Road user charging pilot project is launched in Washington state

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French company Emovis, a leading supplier of toll-based smart mobility systems and services, has announced the start of the Washington Road User Charge (WARUC) Pilot Project.

For 12 months, 2,000 volunteers will participate in the pilot in order to experience the replacement of the gas tax by a pay-per-miles travelled charge. Drivers will simulate paying for the miles they drive rather than the gallons of fuel they buy at the pumps.

The results of this year-long trial will help shape Washington state’s future transportation funding policy. The service delivery and technology division of Abertis, one of the world’s leading highway management companies, Emovis has now launched the initiative, which seeks to explore new ways of providing sustainable transportation revenues to maintain critical road infrastructures in the USA.

The new project is part of the company’s long history of road usage charge (RUC) projects in the USA, where the company is involved in Oregon’s ‘OReGO’ RUC Pilot, as well as similar projects in Europe.

Emovis notes that it is committed to continuous innovation in conceiving smart road-based mobility services, and for the Washington project it is implementing a cloud-hosted back office system, as well as providing the On-Board Diagnostic (OBD-II) mileage recording devices and smartphone app technology.

The development of the app is due to its partnership with Automatic, a San Francisco-based leader in connecting every car on the road to the internet and empowering drivers with knowledge about themselves and their cars. Through this strategic partnership, Emovis is pioneering the introduction of a commercially available off-the-shelf consumer product and applying it to a RUC solution.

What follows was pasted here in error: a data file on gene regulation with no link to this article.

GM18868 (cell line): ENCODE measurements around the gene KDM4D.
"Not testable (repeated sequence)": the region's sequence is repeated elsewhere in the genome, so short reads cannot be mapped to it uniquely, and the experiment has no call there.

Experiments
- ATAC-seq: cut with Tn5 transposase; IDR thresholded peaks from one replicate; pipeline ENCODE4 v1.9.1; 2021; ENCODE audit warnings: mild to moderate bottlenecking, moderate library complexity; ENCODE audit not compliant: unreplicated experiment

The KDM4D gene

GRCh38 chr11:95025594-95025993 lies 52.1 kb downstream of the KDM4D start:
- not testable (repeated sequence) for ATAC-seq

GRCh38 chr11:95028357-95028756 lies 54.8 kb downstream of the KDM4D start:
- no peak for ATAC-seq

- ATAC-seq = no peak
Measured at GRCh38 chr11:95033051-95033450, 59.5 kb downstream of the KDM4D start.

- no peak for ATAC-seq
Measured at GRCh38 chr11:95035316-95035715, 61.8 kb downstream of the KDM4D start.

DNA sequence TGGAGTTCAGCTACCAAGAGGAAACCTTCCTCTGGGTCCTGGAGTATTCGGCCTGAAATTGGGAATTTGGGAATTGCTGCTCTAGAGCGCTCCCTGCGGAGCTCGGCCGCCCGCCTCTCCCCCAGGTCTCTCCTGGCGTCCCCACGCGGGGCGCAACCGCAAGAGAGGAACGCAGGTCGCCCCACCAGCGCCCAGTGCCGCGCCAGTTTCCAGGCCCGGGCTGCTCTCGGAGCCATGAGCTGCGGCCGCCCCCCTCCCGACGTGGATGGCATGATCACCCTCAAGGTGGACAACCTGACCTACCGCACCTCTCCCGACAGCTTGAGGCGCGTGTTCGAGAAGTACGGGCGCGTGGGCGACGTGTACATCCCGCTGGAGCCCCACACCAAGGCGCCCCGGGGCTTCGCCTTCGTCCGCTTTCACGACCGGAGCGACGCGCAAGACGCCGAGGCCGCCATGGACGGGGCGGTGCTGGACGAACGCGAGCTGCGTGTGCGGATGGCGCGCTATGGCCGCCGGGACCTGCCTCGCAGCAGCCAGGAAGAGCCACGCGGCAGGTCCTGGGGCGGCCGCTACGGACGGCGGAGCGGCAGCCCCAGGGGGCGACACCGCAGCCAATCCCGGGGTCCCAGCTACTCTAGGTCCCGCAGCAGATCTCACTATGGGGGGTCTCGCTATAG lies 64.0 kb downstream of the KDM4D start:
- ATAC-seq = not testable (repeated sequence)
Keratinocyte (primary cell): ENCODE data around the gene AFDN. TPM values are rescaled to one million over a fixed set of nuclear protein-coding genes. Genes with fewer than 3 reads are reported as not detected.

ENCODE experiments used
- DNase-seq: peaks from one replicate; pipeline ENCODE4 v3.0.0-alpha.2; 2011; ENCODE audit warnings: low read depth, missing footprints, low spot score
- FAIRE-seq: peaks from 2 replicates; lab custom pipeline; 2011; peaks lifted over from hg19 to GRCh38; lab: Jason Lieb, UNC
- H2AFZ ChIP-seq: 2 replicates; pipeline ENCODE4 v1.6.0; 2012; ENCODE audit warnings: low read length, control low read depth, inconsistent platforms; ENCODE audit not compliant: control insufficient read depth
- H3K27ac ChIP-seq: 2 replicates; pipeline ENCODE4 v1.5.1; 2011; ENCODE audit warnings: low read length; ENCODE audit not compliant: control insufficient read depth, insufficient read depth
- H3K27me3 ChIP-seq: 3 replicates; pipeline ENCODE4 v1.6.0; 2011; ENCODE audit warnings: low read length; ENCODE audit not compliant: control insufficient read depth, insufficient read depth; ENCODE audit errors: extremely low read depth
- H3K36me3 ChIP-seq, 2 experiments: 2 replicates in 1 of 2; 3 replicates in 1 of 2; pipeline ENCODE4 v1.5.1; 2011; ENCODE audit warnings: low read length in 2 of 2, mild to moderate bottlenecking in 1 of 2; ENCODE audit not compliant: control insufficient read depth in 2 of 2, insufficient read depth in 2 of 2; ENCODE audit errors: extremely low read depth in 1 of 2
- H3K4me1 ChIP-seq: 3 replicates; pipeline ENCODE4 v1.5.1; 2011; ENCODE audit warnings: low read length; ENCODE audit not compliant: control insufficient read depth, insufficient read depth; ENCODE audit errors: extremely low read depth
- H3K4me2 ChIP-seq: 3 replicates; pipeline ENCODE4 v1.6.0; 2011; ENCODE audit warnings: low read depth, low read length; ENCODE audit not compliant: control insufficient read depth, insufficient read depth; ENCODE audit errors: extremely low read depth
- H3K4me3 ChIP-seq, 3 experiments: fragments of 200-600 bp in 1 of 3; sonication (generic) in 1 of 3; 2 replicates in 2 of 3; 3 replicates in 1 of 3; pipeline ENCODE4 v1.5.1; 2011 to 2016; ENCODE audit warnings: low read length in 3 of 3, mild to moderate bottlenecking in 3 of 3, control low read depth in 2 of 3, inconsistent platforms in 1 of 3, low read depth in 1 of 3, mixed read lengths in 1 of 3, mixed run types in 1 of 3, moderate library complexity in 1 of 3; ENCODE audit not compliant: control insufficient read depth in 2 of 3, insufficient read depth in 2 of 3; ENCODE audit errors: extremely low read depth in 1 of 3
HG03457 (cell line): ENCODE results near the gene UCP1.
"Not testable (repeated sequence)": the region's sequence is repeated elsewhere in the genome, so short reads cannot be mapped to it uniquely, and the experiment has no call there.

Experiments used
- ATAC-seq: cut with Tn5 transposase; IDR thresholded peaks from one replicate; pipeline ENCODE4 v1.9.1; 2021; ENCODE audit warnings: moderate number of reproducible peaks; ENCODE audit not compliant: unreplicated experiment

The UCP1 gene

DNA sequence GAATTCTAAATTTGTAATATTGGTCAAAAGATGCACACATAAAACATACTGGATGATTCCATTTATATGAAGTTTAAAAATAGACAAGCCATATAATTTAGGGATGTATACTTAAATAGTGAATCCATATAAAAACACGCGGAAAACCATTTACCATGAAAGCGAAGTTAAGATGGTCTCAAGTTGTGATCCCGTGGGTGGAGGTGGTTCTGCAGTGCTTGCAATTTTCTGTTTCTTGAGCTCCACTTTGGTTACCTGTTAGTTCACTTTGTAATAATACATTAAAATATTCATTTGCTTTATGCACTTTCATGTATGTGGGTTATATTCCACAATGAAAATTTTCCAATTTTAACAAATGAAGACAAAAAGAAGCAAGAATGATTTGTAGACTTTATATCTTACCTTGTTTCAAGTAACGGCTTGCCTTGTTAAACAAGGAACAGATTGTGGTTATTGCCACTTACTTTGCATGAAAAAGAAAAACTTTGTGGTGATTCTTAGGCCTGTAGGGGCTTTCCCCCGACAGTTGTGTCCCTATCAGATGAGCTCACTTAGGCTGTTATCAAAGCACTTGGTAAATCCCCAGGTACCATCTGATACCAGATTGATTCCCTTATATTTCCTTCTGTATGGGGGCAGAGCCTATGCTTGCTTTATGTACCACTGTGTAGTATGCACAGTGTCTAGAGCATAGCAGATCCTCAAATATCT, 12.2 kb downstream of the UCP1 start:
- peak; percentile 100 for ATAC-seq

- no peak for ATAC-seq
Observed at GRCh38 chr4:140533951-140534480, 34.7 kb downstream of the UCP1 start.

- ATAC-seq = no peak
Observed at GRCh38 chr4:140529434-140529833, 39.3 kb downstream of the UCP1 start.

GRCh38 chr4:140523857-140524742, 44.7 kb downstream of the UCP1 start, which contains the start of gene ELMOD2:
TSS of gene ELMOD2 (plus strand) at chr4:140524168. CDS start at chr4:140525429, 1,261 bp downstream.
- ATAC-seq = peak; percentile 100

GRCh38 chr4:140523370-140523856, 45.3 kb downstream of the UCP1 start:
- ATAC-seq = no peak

As with any state-based road charging program, out-of-state drivers pose a challenge in terms of compliance and revenue enforcement for state road authorities. One of the key objectives of the WARUC pilot is to test multi-jurisdictional charging by relying on the location-aware capabilities of the onboard mileage recording devices.

The simulated charges applied to the participants’ trips differ, depending on the location of each recorded mile travelled. All of this is achieved while adhering to strict privacy and data protection guidelines set out by the state.

The pilot program is aimed at exploring new ways to fund the upkeep of roads and infrastructure as Washington state is confronted with fast-declining gas tax-based revenues, with various methods of mileage reporting due to be tested during the trial.

In September 2017, following a competitive tender, Emovis was selected to provide a turnkey RUC system in support of the Washington State Transportation Commission’s pilot project.

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Tom has edited Traffic Technology International magazine and the Traffic Technology Today website since he joined the company in May 2014. Prior to this he worked on some of the UK's leading consumer magazine titles including Men's Health and Glamour, beginning his career in journalism in 1997 after graduating with a law degree from the London School of Economics (LSE).

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